After that experience, around 1650Z, I was finally done with untangling wire from guy ropes. Only option I had left was to use my whip antenna, which in the past yielded practically no contacts when trying it in flat land. So I went to the HFPack 20m calling frequency, did not hear any stations after listening for a while and then began calling CQ. Calling CQ for about 3 minutes or so, when an OM came on and politely said that frequency was in use and I might like to change to 14388, since another HAM calling CQ RaDAR was down there. So I QSY to 14388 and heard some HAMs which seemed to be running a net, but I heard no mention of CQ RaDAR. After listening for a minute, I changed to the alternate HFPack 20m calling frequency and put out my CQ for several minutes, but no replies heard. So I went back to 14388 and I heard Greg N4KGL, what a pleasant surprise! RaDAR to RaDAR :)  We managed a QSO, but QRN from the numerous transmission towers on my mountain was just an enormously limiting factor, so I regretted to have had to wrap up the QSO quickly.
Went back to 20m HFPack QSY freq, but heard no one.

So went up to 17m and heard a fellow HFPacker calling CQ from Jamaica! Did not think I'd be able to catch him on 30W SSB into a whip, but I caught him with my 3rd QSO call! It was Lester W8YCM/6Y5 from Jamaica! My first Jamaican contact :)  He then encouraged me heavily to stick around to make more QSOs, but I was freezing, QRN was significant and XYL was waiting for me to return soon for lunch since noon hour had passed... He helped me along to make another 2 QSOs, thank you Les! One from the mountain top and one after I drove down a little (upon his suggestion), boy did that decrease QRN! But still, reception reports on my signal from others that he could hear, but I was unable to hear, baffled us both. 

My setup:
Barrett 2090, 30W, Arlan Communications Radiosport headset kept my ears nice and warm (!), whip, counterpoise with length as gleaned from an HFPackers website, have to look up his link again, pre- amplifier turned off (because I had expected the QRN on the mountain top). Will have it switched on in the future, which should help my receive. Les suggested a different counterpoise length, will catch up with him in a separate email...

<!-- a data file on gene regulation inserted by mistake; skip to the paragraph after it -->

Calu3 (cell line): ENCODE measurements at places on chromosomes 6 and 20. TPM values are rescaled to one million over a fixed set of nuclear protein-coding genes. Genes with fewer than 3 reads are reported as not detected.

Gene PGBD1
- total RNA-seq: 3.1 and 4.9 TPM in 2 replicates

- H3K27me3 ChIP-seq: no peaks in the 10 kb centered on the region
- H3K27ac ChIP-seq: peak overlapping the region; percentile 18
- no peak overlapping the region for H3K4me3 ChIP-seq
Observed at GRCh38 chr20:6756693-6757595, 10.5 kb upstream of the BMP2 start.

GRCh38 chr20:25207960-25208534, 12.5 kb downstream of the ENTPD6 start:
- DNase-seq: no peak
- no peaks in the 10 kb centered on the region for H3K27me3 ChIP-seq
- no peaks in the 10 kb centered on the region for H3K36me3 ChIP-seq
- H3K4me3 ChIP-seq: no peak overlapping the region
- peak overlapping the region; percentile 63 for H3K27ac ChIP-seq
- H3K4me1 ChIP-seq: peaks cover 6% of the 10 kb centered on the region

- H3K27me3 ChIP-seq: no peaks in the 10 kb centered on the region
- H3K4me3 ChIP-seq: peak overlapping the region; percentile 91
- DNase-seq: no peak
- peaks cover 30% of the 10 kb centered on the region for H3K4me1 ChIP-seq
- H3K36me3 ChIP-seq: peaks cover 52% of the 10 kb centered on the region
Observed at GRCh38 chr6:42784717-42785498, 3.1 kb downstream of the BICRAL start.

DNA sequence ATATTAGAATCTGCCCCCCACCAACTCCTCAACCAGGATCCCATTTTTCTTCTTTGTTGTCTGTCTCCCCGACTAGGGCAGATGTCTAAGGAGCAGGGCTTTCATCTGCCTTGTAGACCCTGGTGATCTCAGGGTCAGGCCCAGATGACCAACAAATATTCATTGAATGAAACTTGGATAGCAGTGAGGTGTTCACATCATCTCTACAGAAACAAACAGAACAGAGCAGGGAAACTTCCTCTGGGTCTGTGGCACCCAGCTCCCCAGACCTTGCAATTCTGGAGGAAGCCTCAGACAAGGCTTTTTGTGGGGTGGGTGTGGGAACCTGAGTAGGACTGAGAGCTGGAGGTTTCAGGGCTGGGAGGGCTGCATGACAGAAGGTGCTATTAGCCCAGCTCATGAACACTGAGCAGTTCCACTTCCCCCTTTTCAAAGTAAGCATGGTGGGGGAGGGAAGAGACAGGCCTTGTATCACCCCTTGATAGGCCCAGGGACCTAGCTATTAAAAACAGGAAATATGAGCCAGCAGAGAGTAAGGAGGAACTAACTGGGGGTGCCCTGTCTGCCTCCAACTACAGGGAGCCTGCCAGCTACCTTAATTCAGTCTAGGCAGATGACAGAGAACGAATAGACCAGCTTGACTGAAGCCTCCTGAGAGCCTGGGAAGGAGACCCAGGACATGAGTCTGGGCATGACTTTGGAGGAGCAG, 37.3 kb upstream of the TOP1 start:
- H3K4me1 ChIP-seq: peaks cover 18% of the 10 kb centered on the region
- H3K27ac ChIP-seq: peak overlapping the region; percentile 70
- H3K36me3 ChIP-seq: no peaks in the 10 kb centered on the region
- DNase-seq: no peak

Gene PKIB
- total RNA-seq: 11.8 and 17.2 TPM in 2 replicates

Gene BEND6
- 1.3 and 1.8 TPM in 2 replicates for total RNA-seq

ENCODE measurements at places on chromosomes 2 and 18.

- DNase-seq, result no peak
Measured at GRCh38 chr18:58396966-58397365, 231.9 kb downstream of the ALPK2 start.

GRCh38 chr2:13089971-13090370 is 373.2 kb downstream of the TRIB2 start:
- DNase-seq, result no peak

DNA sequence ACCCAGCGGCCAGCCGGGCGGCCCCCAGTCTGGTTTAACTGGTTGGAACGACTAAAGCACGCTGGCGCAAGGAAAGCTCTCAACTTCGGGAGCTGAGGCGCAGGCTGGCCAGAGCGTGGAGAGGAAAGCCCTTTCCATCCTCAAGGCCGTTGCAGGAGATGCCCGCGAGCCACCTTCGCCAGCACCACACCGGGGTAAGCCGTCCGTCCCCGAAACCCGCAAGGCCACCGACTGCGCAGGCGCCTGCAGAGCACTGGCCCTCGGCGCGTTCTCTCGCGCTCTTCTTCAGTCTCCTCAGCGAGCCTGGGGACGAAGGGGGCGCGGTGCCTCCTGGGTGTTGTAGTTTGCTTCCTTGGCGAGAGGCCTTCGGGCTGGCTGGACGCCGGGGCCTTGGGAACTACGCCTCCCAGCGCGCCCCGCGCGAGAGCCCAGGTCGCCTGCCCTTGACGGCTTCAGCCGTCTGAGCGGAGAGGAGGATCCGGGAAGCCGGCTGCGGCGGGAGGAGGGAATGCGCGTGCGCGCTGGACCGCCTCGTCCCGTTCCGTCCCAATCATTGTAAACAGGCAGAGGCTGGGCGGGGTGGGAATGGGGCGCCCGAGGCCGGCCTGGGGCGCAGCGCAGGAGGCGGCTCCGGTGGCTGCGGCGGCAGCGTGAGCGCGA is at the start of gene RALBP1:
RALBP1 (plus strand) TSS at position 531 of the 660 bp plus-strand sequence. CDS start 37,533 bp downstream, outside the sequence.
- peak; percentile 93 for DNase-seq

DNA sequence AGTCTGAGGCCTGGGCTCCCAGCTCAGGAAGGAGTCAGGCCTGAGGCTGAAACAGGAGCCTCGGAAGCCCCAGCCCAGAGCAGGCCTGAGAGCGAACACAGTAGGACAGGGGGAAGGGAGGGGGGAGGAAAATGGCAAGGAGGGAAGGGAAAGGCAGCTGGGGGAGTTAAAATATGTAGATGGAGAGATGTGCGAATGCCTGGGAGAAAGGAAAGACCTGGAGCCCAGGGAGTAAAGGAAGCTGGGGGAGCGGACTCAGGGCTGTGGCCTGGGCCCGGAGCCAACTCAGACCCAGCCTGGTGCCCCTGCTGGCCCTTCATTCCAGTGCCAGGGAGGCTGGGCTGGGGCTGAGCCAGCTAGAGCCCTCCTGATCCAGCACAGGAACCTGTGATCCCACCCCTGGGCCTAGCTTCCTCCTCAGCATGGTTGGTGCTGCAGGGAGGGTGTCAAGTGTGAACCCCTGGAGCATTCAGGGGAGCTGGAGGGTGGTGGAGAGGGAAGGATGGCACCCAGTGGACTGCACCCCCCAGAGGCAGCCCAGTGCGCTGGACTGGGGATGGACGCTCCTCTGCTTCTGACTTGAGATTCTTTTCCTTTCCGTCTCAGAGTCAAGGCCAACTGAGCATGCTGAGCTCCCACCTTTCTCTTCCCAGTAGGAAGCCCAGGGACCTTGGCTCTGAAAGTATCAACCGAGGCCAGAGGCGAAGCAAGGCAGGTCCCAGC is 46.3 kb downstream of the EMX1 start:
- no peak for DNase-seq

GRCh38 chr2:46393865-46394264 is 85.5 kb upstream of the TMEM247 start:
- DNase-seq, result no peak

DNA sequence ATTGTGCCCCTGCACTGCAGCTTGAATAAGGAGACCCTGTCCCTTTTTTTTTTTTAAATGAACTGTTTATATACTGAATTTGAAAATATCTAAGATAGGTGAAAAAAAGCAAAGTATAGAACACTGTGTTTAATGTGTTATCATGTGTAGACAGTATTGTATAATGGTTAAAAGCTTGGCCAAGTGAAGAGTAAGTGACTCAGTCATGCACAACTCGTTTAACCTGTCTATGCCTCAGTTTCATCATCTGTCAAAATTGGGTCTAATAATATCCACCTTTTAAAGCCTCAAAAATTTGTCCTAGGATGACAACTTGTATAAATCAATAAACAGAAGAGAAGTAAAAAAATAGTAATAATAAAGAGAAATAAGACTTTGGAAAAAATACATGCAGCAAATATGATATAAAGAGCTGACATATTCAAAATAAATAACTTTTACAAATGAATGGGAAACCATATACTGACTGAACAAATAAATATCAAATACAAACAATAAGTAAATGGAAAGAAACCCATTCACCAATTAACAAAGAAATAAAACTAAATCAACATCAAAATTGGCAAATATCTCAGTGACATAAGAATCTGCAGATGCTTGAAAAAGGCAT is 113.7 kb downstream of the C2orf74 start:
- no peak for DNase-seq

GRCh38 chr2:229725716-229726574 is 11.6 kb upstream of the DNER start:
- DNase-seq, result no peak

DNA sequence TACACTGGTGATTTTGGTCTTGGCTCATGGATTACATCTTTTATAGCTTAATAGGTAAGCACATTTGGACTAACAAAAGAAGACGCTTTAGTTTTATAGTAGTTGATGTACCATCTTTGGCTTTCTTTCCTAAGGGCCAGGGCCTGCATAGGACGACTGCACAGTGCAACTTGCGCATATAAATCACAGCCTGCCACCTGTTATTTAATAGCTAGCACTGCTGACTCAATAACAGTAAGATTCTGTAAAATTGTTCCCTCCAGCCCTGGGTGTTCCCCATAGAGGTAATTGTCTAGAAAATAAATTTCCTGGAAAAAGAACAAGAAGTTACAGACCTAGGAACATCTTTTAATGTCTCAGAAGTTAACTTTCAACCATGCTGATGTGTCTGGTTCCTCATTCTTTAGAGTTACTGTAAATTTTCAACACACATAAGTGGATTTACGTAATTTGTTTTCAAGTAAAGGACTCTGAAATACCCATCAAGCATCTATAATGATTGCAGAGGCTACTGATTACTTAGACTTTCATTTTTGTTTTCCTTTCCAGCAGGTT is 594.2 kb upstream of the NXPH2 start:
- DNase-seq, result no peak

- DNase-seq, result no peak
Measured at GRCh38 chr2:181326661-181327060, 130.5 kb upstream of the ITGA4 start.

So, a fun freezing morning! Rekindled my interest in just working with my whip! However guess that I will go and get the AlexLoop sometime very soon...

73 de Marcus NX5MK

PS: I am using the following counterpoise lengths, as written up by K0EMT: http://www.dbbear.com/k0emt/projant/hfpack/






Friday, January 3, 2014

Radishworks MissionManager, a tool for EmComm nets

The Radishworks MissionManager is worth more than just one look, I believe it deserves detailed attention by all Amateur Radio Emergency Communication, EmComm, Auxilliary Radio Communications, ARES, RACES, MARS, net managers, NCS personnel and radio net members.

http://www.radishworks.com/MissionManager.php

Quote: "The ultimate mission and personnel situational awareness tool... Written by people who have years of experience running real missions and managing emergency personnel... Used for - Hurricane Sandy, 2013 Floods in CO and NM, 2013 US Tornados, 2013 Wildfires in CA and other states, Philippines Response, and more..."

I played with it tonight while watching a movie, it has an intuitive GUI, it is customizable for radio communication nets, giving the possibility to not only document traffic, check ins, personnel roster and other resources. No, it also allows for automated team activation via SMS or emails for example. There is your telephone tree taken care of, neat! Want to have a map showing location of all net members? It has that as well. I looked at net reports from various nets and it seems MissionManager really has something to offer.

I am now in the process of customizing it for the AHDNN Net, so that it may handle Net activation reports.

73 de Marcus NX5MK